Latin American and Caribbean Sex Workers: Gains and challenges in the movement
Keywords:sex work, sex worker movement, sex worker organisations, media, Latin America and the Caribbean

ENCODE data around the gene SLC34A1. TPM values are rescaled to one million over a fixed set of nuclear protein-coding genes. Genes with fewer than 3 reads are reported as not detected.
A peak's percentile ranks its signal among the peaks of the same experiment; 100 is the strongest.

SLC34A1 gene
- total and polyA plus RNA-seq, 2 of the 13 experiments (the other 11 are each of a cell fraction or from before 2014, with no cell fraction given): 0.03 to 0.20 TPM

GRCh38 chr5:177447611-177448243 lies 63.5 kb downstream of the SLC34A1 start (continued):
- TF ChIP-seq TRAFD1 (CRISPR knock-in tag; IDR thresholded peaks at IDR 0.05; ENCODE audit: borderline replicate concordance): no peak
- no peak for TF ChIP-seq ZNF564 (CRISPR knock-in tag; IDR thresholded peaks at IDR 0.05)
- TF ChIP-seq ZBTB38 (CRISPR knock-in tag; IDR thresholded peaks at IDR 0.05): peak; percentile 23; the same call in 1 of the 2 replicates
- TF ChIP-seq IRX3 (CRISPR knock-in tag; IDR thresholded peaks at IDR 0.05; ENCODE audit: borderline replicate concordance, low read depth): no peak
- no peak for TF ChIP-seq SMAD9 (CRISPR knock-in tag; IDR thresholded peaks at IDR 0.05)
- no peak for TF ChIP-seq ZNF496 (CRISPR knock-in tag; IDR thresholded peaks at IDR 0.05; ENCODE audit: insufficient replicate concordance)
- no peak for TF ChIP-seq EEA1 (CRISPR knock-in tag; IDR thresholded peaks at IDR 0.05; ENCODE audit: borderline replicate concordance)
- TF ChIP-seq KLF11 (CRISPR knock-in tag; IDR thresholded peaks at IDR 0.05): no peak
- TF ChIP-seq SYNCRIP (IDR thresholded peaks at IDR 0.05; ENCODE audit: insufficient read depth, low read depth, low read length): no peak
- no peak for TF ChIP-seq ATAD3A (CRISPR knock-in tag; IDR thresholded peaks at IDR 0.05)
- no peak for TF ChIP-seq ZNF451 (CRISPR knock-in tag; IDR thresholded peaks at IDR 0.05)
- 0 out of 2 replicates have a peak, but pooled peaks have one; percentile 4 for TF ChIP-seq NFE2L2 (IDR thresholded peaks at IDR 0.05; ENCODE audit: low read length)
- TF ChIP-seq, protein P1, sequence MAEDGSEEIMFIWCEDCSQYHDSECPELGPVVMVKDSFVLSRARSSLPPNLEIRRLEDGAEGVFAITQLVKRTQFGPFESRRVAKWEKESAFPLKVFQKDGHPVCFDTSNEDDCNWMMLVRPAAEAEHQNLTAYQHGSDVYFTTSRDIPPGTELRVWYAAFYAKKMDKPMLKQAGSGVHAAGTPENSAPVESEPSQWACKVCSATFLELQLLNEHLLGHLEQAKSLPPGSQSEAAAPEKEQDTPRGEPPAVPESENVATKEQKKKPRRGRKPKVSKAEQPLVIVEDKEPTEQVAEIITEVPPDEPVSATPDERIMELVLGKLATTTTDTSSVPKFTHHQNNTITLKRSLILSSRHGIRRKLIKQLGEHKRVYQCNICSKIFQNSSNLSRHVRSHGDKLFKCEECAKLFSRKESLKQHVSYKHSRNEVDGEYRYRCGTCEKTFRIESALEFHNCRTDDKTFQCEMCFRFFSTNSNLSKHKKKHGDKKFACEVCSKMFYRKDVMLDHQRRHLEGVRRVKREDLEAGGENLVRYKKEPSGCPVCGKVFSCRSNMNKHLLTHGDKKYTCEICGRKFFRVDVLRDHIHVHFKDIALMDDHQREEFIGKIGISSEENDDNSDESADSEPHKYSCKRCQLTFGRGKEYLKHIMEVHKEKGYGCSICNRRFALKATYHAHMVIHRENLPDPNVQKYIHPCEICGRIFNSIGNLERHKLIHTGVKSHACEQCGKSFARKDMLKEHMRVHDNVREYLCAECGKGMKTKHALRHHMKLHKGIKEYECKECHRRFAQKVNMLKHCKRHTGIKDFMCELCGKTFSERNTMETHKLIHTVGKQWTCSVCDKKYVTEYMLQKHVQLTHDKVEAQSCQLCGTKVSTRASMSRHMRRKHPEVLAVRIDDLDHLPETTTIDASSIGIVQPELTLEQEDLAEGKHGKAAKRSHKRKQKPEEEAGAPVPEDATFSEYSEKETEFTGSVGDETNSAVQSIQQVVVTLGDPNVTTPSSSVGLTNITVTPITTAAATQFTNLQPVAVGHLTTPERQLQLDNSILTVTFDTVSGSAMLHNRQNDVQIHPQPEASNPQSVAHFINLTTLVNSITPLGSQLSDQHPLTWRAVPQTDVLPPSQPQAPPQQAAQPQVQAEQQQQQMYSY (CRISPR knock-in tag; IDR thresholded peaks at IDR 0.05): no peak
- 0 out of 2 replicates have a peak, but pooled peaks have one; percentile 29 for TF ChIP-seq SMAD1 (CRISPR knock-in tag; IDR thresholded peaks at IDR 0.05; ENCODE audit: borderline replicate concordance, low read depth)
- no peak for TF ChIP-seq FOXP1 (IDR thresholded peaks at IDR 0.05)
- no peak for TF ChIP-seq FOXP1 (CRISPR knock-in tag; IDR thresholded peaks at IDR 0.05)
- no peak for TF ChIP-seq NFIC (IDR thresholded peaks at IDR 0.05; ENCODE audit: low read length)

This article challenges the notion that the organised sex worker movement originated in the Global North. Beginning in Havana, Cuba at the end of the nineteenth century, sex workers in the Latin America and Caribbean (LAC) region have been organising for recognition and labour rights. This article focuses on some of the movement’s advances, such as the election of a sex worker to public office in the Dominican Republic, the system where Nicaraguan sex workers act as court-appointed judicial facilitators, the networks of sex worker organisations throughout the region, and cutting-edge media strategies used to claim social and labour rights. Sex workers are using novel strategies designed to disrupt the hegemonic social order; contest the inequalities, discrimination, and injustices experienced by women in the sex trade; provoke critical reflection; and raise the visibility of sex work advocacy. New challenges to the movement include the abolitionist movement, the conflation of all forms of sex work with human trafficking, and practices that seek to ‘rescue’ consenting adults from the sex trade.
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